“Future” looks mostly at sets, locations, and production design. We find out why they shot in Berlin and notes related to that choice. We also learn about specifics of the various sets and other visual elements like costumes, props and effects. “Future” covers these issues well and offers solid discussions of why the filmmakers chose the various pieces. It gives us a tight and consistently engaging look at the material, so it definitely deserves a look.
A view of history comes to us via Remember, Remember: Guy Fawkes and the Gunpowder Plot. This 10-minute and 15-second show features Fry, Allam, Portman, Cusack, Investigating the Gunpowder Plot author Mark Nicholls, The Polarisation of Elizabethan Politics author Paul Hammer, A History of the Modern British Isles, 1603-1707 author David Smith, and Gunpowder Plot Society president David Herber. The participants cover the facts behind the Plot and give us a taut little synopsis of that subject. You might even want to watch this show before you check out Vendetta as its presentation of history may help flesh out the story.
For the final featurette, we find the 14-minute and 38-second England Prevails: V for Vendetta and the New Wave In Comics. We hear from Silver, Lloyd, Fry, McTeigue, Vertigo executive editor Karen Berger, comic book authors/artists Bill Sienkiewicz, Paul Chadwick and Geoff Darrow, and DC Comics president and publisher Paul Levitz.
As implied by the title, it looks at trends in modern graphic novels. It looks at the original Vendetta comic and traces the development of the genre over the decades. We see how the comics opened up more in the Seventies and Eighties as they led into darker, more unusual titles. We also get a look at British comics of the era and the rise of smaller publishers. All of this takes us to the creation, development and execution of Vendetta. “Wave” is too short to offer a rich history of graphic novels, but it throws out more than enough useful details to succeed. It’s a good little glimpse of the project’s history and issues.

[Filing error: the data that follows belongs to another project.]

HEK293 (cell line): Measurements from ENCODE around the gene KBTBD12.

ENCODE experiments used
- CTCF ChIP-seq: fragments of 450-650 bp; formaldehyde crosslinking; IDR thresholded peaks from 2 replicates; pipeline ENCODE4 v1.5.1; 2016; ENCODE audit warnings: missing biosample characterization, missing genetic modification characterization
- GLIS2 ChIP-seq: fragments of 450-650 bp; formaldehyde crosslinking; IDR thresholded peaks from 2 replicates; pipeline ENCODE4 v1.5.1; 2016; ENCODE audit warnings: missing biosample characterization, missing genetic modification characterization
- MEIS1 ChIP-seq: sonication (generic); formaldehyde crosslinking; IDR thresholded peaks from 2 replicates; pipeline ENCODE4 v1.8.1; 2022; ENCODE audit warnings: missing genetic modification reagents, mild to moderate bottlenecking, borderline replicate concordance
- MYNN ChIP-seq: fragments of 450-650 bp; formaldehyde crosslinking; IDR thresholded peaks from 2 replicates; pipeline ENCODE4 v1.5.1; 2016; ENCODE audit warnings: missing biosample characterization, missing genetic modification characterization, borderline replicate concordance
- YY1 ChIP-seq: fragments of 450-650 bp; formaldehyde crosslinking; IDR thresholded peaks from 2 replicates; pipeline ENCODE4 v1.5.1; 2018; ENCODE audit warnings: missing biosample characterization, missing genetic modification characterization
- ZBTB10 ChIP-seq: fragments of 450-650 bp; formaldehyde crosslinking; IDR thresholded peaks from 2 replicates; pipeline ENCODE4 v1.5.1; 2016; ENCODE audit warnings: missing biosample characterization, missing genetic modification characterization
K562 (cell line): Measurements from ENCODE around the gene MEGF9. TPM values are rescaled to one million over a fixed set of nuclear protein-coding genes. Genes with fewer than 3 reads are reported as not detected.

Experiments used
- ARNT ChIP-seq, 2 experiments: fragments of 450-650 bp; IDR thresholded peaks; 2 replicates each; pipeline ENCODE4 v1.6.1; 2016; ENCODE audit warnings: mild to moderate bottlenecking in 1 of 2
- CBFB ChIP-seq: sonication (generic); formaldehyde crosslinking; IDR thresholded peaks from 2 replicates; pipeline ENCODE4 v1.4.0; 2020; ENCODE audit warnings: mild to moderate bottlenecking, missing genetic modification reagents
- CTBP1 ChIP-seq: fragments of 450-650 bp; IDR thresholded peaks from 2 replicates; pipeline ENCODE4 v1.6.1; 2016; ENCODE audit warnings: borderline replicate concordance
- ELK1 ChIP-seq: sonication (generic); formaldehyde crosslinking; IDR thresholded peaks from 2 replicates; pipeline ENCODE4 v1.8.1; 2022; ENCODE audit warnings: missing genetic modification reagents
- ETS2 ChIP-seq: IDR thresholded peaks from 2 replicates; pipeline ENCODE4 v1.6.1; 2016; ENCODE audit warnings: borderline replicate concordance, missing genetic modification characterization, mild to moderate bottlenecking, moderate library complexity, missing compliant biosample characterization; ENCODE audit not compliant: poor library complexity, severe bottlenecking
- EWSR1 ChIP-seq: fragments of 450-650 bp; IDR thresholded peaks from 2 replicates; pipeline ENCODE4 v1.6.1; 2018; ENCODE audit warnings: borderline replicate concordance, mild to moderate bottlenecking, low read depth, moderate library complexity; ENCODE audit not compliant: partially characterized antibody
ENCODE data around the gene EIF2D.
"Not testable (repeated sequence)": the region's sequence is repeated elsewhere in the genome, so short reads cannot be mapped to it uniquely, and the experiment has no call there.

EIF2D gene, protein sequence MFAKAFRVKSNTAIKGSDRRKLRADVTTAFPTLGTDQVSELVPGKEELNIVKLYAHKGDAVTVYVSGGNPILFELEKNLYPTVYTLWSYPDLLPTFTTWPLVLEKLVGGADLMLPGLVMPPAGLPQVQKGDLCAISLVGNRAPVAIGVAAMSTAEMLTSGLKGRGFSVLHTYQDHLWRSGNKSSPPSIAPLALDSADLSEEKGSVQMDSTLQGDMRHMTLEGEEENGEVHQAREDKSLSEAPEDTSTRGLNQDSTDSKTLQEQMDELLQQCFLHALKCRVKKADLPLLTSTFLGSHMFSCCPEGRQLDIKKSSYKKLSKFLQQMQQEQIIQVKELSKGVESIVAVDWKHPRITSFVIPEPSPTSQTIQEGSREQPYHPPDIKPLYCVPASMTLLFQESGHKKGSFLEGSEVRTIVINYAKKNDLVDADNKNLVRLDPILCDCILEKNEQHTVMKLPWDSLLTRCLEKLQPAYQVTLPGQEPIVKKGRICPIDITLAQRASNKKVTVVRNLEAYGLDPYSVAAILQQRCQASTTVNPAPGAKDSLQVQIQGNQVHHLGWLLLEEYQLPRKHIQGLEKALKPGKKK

In addition to the film’s trailer, we get a Cat Power Montage. “I Found a Reason” lasts for two minutes as it combines that tune with clips from the movie. This means it gives us nothing more than a really cheap music video.
Ambitious and unusual, I admire V For Vendetta more for what it attempts than what it does. It shoots for the moon but succeeds too sporadically to become a consistently successful effort. The DVD provides terrific audio but suffers from bland picture quality and lacks many extras, though what we get is pretty good. I think just highly enough of Vendetta to recommend at least a rental, but don’t yell at me if it disappoints you.
Note that you can buy either this two-disc Special Edition of V for Vendetta or a single-DVD edition. While this one retails for about $35, the more basic release lists for $29. The cheaper set loses the second platter of extra but still includes DVD One’s featurette. I’d advise purchasers to go with whichever one they find for the least money. I like the extras on DVD Two, but they’re not substantial enough to merit much additional cost.